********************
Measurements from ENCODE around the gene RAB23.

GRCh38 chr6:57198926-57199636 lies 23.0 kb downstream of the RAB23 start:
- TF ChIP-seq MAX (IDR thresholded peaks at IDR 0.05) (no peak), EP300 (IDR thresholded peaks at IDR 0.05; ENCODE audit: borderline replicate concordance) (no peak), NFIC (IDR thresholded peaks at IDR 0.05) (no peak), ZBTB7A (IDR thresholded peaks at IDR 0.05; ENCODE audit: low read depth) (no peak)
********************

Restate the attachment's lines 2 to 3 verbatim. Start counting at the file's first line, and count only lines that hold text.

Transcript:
GRCh38 chr6:57198926-57199636 lies 23.0 kb downstream of the RAB23 start:
- TF ChIP-seq MAX (IDR thresholded peaks at IDR 0.05) (no peak), EP300 (IDR thresholded peaks at IDR 0.05; ENCODE audit: borderline replicate concordance) (no peak), NFIC (IDR thresholded peaks at IDR 0.05) (no peak), ZBTB7A (IDR thresholded peaks at IDR 0.05; ENCODE audit: low read depth) (no peak)